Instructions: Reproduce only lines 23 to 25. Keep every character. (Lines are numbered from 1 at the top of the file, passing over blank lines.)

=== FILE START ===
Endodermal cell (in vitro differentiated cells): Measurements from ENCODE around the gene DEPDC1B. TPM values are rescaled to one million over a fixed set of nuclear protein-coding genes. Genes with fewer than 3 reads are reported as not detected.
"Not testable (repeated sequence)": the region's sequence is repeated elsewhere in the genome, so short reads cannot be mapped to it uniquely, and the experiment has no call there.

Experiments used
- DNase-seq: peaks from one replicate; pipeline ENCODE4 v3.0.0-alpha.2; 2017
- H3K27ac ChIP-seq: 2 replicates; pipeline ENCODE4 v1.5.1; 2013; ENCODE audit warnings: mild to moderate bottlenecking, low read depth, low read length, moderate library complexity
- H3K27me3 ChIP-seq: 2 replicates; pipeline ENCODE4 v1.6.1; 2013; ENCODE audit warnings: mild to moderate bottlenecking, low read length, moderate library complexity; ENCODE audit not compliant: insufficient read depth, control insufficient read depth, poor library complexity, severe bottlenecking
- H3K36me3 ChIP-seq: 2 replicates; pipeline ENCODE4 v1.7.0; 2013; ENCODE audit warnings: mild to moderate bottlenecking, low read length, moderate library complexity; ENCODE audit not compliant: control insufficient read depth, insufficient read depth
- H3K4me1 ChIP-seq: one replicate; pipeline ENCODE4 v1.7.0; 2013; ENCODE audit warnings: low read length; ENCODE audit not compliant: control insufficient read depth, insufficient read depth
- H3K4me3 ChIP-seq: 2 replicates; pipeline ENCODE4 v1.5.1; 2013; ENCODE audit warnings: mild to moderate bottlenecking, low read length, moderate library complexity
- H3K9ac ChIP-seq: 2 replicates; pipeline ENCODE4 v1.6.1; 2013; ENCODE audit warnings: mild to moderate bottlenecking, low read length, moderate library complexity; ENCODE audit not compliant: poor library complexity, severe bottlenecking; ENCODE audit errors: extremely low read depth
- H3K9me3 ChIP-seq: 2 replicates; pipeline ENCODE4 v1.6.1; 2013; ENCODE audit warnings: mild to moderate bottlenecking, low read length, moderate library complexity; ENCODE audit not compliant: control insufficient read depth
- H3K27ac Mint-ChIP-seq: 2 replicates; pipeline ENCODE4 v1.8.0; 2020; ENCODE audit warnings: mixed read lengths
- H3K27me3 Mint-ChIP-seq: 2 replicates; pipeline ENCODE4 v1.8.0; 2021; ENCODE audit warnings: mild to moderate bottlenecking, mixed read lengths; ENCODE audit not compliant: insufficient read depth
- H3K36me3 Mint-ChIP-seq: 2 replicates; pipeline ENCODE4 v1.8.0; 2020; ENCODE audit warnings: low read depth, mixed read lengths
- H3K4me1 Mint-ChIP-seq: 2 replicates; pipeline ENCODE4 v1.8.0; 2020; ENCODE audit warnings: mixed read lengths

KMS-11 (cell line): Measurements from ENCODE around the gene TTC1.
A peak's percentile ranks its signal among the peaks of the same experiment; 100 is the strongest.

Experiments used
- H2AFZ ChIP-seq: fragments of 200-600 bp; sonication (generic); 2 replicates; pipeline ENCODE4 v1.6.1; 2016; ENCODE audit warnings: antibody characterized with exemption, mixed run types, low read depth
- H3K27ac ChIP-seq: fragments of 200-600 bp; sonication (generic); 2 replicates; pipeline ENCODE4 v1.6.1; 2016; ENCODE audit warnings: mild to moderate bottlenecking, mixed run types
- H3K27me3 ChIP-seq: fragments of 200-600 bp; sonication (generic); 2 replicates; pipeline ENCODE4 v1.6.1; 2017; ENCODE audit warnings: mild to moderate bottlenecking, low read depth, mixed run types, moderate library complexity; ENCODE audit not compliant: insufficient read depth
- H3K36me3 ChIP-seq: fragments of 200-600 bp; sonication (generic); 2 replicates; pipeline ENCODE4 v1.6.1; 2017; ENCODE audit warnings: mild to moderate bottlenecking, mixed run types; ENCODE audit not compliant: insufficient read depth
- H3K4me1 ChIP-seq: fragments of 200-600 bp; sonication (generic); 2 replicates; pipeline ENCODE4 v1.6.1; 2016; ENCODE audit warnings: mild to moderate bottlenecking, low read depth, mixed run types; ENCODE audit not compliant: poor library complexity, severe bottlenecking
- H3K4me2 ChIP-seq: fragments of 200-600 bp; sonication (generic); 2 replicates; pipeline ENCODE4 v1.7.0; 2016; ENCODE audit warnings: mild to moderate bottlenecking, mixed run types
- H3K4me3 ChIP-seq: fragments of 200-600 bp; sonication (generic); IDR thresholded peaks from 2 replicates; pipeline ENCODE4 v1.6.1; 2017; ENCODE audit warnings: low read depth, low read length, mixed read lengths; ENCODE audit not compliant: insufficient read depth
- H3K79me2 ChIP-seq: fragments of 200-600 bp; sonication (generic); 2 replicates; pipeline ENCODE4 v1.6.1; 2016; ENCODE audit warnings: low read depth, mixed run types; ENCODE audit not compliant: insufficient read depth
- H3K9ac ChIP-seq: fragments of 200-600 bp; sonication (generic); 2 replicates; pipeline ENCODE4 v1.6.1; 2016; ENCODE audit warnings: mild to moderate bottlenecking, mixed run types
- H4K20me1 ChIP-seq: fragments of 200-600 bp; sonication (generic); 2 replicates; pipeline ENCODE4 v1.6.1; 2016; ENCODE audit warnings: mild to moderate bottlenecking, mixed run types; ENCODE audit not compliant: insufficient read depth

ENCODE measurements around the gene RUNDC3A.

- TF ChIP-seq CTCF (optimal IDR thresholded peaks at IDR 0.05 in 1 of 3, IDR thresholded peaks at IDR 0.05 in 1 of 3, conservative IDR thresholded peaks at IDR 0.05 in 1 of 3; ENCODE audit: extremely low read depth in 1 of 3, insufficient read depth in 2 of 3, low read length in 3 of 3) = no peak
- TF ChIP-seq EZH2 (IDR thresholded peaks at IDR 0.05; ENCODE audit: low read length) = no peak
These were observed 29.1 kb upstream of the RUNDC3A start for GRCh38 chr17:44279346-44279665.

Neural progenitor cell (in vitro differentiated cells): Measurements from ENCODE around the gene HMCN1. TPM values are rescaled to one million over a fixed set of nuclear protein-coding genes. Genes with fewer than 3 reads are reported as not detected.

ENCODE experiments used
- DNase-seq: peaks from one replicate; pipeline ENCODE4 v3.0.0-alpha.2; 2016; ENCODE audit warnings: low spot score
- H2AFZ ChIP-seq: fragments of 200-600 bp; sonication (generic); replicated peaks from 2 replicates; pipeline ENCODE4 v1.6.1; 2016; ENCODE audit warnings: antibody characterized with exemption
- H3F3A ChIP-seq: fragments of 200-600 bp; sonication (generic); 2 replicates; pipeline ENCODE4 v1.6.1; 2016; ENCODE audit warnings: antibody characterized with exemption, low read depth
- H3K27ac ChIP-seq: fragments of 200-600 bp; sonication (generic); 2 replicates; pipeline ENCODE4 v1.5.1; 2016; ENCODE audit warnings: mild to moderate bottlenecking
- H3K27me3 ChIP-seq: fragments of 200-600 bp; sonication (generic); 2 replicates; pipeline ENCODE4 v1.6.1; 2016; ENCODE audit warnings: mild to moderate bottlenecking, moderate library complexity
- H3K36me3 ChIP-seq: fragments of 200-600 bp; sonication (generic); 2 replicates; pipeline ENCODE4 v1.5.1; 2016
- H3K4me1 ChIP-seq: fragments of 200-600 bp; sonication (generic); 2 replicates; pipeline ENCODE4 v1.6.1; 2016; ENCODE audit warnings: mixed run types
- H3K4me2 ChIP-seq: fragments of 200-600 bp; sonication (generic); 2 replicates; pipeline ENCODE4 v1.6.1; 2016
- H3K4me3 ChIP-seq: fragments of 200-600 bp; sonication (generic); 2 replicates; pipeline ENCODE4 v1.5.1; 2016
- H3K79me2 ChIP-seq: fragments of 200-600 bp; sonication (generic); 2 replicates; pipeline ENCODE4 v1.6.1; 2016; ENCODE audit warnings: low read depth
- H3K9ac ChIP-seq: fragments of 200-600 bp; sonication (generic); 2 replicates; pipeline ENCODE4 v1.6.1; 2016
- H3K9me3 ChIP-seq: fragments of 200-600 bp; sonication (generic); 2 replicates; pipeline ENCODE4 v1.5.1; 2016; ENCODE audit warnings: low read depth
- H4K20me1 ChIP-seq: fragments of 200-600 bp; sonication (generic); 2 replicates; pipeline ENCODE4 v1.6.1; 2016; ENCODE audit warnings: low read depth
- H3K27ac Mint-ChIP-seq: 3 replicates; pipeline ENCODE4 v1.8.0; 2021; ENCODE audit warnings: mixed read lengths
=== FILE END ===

- H3K4me1 ChIP-seq: fragments of 200-600 bp; sonication (generic); 2 replicates; pipeline ENCODE4 v1.6.1; 2016; ENCODE audit warnings: mild to moderate bottlenecking, low read depth, mixed run types; ENCODE audit not compliant: poor library complexity, severe bottlenecking
- H3K4me2 ChIP-seq: fragments of 200-600 bp; sonication (generic); 2 replicates; pipeline ENCODE4 v1.7.0; 2016; ENCODE audit warnings: mild to moderate bottlenecking, mixed run types
- H3K4me3 ChIP-seq: fragments of 200-600 bp; sonication (generic); IDR thresholded peaks from 2 replicates; pipeline ENCODE4 v1.6.1; 2017; ENCODE audit warnings: low read depth, low read length, mixed read lengths; ENCODE audit not compliant: insufficient read depth